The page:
On their 2021 album Bittersweet Demons, the Murlocs tempered their no-holds-barred rock & roll attack with a large serving of introspection, restraint, and melody. Seems like that was more something they had to get out of their system than it was the dawning of a new era, because Rapscallion mostly restores the amp-shredding, harmonica-blasting, garage door-rattling approach of earlier records. Only this time with some added heft in the rhythm section and a spine-bending crunch to the guitars. If Bittersweet Demons was written on piano (which it was), initially this record sounds like it was written on sledgehammers, cannons, and wildly careening muscle cars. The first half of the album whips by like a hurricane -- the guitars piercing the speaker cabinets, drums crashing mightily, and vocalist Ambrose Kenny-Smith yowling his way deep into the red. It's an inspiring, perspiring beginning that leaves no room for breath, just one body blow after another. There's barely any subtlety here; it's music for people with no time to waste on trivial things like dynamics or arrangements. Better by far to just crank it all up and bash it out. By the time the slow-strutting, sneering "Farewell to Clemency" comes rolling along, it's a welcome respite. It also heralds a second half that, while still containing hard rock gems like "Wickr Man" and the rollicking psychedelic rocker "Bowlegged Beautiful," actually does show off the band's gentler, craftier side. "Compos Mentis" brings the pianos back into view along with some guitar jangle and an affecting vocal from Kenny-Smith, "The Ballad of Peggy Mae" dials the energy down to a bluesy lope, and they even dip into the post-punk playbook for some sharp angularity on the tightly wound "Virgin Criminal." The latter song is the one that strays farthest from the wild and wooly sound both this band and related group King Gizzard share and seem able to do in their sleep. The sleekness calls to mind the Strokes, as does the guitar interplay. It's definitely an avenue the band might want to explore more if they get tired of unhinged rock & roll. Not that they needed to change; they could keep putting out records like this -- filled with energy and a tiny bit of polish -- and it would be a long time until the Murlocs got stale.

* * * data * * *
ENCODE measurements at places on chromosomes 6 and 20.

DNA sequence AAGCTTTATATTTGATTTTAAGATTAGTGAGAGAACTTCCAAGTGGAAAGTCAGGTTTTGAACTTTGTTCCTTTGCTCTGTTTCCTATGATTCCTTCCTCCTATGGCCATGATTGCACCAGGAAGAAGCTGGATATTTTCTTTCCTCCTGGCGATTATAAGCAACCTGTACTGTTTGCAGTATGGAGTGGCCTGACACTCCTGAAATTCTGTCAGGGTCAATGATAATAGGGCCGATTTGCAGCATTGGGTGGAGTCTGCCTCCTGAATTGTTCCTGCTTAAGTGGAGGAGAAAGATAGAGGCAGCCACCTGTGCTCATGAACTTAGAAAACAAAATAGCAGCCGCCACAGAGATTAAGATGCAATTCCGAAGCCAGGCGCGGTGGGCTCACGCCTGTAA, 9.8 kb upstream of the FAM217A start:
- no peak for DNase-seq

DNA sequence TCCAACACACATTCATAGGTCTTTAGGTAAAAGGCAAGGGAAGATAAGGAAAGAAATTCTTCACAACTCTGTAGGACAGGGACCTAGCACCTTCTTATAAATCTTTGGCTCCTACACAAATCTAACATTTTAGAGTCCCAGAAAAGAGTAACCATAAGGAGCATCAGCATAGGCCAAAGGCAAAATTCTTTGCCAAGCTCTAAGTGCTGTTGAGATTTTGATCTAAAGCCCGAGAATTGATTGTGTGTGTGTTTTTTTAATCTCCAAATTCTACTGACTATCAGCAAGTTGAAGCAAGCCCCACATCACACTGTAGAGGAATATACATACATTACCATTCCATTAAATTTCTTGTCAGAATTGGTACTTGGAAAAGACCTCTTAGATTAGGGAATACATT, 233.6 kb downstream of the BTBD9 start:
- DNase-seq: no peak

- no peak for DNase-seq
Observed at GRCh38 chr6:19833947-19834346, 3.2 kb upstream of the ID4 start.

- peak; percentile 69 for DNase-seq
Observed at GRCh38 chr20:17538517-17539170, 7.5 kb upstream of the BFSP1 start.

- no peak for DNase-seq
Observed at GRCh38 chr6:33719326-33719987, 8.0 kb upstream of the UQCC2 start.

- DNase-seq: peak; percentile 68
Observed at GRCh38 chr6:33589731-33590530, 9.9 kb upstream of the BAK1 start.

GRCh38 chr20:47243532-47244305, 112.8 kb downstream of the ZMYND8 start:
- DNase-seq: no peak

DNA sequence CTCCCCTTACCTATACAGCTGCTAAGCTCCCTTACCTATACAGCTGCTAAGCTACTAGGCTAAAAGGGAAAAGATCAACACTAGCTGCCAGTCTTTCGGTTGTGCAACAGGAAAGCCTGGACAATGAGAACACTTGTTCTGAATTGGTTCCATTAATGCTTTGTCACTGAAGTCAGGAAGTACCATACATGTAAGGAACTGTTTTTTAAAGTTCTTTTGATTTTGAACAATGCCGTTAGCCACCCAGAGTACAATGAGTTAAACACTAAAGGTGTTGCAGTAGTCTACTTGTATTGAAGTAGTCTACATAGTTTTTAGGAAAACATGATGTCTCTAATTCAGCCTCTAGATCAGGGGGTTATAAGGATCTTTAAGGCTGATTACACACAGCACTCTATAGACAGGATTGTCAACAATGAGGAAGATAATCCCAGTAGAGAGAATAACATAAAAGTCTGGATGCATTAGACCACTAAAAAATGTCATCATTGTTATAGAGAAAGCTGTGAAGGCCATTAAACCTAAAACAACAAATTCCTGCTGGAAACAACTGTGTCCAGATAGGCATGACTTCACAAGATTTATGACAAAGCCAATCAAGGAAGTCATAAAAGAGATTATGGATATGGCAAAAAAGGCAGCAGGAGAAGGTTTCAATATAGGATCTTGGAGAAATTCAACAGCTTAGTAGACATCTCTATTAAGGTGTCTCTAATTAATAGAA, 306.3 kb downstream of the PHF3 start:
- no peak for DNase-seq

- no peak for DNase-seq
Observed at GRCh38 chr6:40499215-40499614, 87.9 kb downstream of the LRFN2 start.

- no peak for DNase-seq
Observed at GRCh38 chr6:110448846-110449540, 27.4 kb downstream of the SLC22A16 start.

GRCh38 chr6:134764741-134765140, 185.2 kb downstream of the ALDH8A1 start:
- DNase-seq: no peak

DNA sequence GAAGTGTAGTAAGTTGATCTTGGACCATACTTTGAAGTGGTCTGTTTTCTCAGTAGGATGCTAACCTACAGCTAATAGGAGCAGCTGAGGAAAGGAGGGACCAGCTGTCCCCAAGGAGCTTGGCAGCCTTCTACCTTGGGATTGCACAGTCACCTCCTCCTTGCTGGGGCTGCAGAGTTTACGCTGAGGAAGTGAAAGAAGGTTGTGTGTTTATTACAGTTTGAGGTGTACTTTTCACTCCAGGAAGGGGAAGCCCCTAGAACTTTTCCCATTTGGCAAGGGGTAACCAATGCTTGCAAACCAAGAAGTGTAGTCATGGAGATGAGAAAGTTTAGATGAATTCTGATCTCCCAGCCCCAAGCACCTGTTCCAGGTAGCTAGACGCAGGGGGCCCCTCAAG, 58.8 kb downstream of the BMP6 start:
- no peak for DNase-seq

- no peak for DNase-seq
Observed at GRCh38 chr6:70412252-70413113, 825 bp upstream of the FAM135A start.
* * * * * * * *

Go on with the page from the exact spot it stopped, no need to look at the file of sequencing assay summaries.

by Tim Sendra